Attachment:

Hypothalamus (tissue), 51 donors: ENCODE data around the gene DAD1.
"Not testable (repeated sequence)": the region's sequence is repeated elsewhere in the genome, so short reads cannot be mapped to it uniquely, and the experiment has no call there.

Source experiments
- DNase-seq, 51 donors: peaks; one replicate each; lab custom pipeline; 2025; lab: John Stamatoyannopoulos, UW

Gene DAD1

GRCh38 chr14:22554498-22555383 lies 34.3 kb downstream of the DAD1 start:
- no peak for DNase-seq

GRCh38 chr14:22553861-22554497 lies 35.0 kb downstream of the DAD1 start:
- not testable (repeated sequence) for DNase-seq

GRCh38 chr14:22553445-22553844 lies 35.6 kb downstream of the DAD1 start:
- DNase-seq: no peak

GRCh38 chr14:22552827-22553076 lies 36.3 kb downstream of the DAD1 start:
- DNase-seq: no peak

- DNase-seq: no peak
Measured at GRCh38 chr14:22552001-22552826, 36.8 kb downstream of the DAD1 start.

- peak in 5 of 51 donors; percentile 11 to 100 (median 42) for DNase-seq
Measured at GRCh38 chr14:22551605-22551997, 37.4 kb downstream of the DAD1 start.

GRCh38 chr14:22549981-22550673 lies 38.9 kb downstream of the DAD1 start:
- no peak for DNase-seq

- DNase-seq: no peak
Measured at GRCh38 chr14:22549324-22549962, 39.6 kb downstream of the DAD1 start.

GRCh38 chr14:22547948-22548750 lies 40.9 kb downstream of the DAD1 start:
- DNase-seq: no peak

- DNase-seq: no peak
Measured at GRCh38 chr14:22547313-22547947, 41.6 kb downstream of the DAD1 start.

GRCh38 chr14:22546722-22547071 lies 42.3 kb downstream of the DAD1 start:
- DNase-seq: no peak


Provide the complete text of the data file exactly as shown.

Hypothalamus (tissue), 51 donors: ENCODE data around the gene DAD1.
"Not testable (repeated sequence)": the region's sequence is repeated elsewhere in the genome, so short reads cannot be mapped to it uniquely, and the experiment has no call there.

Source experiments
- DNase-seq, 51 donors: peaks; one replicate each; lab custom pipeline; 2025; lab: John Stamatoyannopoulos, UW

Gene DAD1

GRCh38 chr14:22554498-22555383 lies 34.3 kb downstream of the DAD1 start:
- no peak for DNase-seq

GRCh38 chr14:22553861-22554497 lies 35.0 kb downstream of the DAD1 start:
- not testable (repeated sequence) for DNase-seq

GRCh38 chr14:22553445-22553844 lies 35.6 kb downstream of the DAD1 start:
- DNase-seq: no peak

GRCh38 chr14:22552827-22553076 lies 36.3 kb downstream of the DAD1 start:
- DNase-seq: no peak

- DNase-seq: no peak
Measured at GRCh38 chr14:22552001-22552826, 36.8 kb downstream of the DAD1 start.

- peak in 5 of 51 donors; percentile 11 to 100 (median 42) for DNase-seq
Measured at GRCh38 chr14:22551605-22551997, 37.4 kb downstream of the DAD1 start.

GRCh38 chr14:22549981-22550673 lies 38.9 kb downstream of the DAD1 start:
- no peak for DNase-seq

- DNase-seq: no peak
Measured at GRCh38 chr14:22549324-22549962, 39.6 kb downstream of the DAD1 start.

GRCh38 chr14:22547948-22548750 lies 40.9 kb downstream of the DAD1 start:
- DNase-seq: no peak

- DNase-seq: no peak
Measured at GRCh38 chr14:22547313-22547947, 41.6 kb downstream of the DAD1 start.

GRCh38 chr14:22546722-22547071 lies 42.3 kb downstream of the DAD1 start:
- DNase-seq: no peak